After 6 weeks on our next visit he reported that the headaches discontinued after a total of 5 days and since this no other issues have occurred. His sleep has altered and he is now sleeping less (around 8 hours) and waking up on his own without an alarm. He reports that he has had no episodes of auditory hallucinations for several weeks now. Davis, Barter and Kane (1989) express that the expected time course of the improvement brought about by antipsychotic medications should occur within the first 6 weeks of treatment.
After 8 weeks Abilify is controlling the schizophrenia remarkably well and there are no noticeable side effects present. Some of the major side effects he was experiencing before while on Depixol, including twitching of the feet (which affected his driving) have now stopped and the patient reports he is feeling brilliant. His sleep pattern now seems very natural and no drowsiness present compared to before (when on Depixol).
During my time spent with this patient I have monitored this patient through a large and important transformation to his life. All healthcare professionals involved in this patient’s care have overseen a very successful therapeutic intervention introduced and are pleased with the present result. A big concern highlighted in this patient’s past care plans has been a lack of social inclusion due to no motivation and bad past experiences (of when he first became mentally ill) but now his motivation to venture out has increased, although he will still only socialise with members of his family this is a milestone he has partially overcome. He now looks forward to the future and everyone hopes this improvement will continue and improve his life to be as ”normal” as possible.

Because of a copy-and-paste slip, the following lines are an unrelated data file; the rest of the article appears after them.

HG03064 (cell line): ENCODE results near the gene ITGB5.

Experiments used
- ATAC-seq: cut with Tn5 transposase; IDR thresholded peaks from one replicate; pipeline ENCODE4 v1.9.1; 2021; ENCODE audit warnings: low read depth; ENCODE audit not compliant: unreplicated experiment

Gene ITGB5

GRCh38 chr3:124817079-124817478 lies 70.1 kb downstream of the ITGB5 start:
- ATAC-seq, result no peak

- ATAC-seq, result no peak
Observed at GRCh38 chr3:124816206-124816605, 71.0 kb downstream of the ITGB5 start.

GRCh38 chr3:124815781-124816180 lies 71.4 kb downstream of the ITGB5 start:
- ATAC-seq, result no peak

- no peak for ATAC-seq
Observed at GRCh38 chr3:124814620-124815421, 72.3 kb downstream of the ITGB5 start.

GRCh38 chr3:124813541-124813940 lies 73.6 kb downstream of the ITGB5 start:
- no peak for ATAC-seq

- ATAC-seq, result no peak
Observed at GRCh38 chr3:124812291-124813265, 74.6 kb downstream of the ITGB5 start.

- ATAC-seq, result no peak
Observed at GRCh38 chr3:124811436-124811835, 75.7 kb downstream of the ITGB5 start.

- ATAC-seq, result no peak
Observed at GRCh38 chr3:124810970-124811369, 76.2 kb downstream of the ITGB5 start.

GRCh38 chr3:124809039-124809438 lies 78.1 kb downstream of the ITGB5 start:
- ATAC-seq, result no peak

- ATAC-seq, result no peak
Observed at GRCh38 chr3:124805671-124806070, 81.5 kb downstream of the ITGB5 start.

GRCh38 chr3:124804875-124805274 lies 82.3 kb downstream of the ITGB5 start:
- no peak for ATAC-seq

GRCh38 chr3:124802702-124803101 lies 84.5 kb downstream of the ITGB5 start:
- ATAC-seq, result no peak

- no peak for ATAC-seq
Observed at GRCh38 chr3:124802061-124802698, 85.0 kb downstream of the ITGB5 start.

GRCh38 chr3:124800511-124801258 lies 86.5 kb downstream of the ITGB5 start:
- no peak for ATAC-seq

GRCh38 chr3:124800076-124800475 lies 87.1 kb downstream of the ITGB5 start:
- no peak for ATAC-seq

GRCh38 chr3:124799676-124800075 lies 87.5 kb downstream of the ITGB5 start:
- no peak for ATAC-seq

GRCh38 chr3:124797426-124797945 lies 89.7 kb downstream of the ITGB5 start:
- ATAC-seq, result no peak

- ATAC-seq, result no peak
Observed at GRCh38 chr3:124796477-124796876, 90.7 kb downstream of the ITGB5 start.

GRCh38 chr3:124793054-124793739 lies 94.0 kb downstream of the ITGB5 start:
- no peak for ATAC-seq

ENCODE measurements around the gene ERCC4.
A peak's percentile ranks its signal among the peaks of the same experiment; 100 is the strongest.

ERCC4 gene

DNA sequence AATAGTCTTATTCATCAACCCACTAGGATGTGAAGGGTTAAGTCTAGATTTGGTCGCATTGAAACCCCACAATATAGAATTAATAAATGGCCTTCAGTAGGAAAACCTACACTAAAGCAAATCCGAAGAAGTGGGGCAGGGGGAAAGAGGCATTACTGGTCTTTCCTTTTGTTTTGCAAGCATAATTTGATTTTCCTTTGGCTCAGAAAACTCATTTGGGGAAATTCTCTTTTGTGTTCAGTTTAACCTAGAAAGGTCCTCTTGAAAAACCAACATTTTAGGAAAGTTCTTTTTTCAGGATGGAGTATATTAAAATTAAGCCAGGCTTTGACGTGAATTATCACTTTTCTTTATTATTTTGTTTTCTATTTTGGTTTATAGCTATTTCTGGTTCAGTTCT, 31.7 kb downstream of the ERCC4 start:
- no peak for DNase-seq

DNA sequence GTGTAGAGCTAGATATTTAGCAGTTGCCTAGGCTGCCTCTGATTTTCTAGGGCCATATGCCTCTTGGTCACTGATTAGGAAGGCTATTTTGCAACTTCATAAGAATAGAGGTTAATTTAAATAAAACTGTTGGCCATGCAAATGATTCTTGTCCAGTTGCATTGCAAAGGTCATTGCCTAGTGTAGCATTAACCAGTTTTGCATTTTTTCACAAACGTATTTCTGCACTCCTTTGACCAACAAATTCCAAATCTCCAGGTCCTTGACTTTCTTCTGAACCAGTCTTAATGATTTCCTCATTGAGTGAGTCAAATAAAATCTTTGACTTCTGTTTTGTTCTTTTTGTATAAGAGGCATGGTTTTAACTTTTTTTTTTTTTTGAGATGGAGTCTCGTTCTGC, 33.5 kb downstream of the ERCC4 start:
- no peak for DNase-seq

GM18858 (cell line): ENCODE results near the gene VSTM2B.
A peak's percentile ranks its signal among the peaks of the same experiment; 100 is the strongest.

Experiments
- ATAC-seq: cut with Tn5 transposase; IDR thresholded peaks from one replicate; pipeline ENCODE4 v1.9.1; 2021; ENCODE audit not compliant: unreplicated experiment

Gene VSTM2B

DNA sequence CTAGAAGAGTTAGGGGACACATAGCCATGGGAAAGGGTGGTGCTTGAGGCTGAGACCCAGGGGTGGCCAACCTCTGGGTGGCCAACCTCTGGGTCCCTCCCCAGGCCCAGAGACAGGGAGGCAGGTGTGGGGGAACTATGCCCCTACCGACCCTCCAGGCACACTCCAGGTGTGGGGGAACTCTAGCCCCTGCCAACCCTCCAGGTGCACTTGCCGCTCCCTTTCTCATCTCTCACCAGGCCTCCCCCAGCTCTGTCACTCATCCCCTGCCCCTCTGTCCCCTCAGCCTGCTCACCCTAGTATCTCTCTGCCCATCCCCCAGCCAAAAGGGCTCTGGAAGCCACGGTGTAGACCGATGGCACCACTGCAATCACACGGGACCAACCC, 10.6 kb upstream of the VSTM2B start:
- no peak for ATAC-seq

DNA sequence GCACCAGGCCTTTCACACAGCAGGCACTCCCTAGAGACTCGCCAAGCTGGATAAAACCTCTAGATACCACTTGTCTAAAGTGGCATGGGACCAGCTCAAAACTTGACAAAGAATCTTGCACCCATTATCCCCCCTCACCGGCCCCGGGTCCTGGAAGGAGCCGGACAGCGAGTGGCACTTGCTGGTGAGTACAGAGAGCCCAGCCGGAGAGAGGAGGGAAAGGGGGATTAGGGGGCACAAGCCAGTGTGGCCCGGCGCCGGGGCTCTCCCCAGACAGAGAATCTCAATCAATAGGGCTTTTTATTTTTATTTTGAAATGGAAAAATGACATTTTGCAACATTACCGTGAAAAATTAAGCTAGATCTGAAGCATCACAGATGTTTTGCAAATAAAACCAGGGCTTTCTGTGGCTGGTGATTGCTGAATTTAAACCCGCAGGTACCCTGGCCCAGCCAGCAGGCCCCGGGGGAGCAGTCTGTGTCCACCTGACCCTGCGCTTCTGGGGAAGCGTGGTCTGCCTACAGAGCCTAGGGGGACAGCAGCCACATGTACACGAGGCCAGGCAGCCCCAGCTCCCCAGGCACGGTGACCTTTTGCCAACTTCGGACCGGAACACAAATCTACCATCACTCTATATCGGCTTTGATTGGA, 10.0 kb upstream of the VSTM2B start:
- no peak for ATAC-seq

Interventions are not usually used singularly, in this case we have found a medication which controls the schizophrenia with no side effects and this has opened up new opportunities. Our Role as a community team has now changed, medication is great for tackling symptoms of mental illness but our role is now around social inclusion, engagement and relationship building. Promoting social inclusion is a major part of health promotion and many of our patients who have suffered with enduring mental health problems are socially isolated and reluctant to try new things. Mental Health Nursing is not just about getting the medication right and keeping the patient stable but it is about everything else as well.
Although antipsychotic drugs remain a treatment of choice for most patients, it is of interest to look at the effects of alternative therapeutic interventions, primarily methods focusing on psychosocial factors affecting schizophrenia. Malmberg and Fenton (2001) express that many alternative therapeutic interventions include psychoanalysis and this is considered to mean a method of eliciting from patients their past emotional experiences and their role in influencing their current mental wellbeing through talking therapy. These interventions include: Cognitive Behavioural Therapy, which changes problematic patterns of thinking or behaviour; Cognitive Analytical Therapy, which focuses on improving the client’s coping habits so future problems are easier to deal with; Dialectical Behaviour Therapy, which focuses on learning how to react normally to emotional triggers; Psychotherapy, which is based on the patient using their own insight to solve current problems; Family Intervention, which engages the family unit to work together as part of the therapeutic process; And Creative Therapy Groups (e.g. art, cooking or woodwork), to deal with emotional conflicts and promote social inclusion (Malmberg and Fenton, 2001). While being on this placement I have spent time with many of the local social inclusion therapy organisations to discover how their different therapy sessions impact on different people with mental health problems and also if any of these organisations would be suitable for my caseload as a community nurse is often the referrer. The reason why most of these are not suitable for this particular person despite efforts of persuasion to try is because he finds it difficult to form new relationships and does not like disclosing himself to others. He also avoids going to any new places or making changes to his daily structure.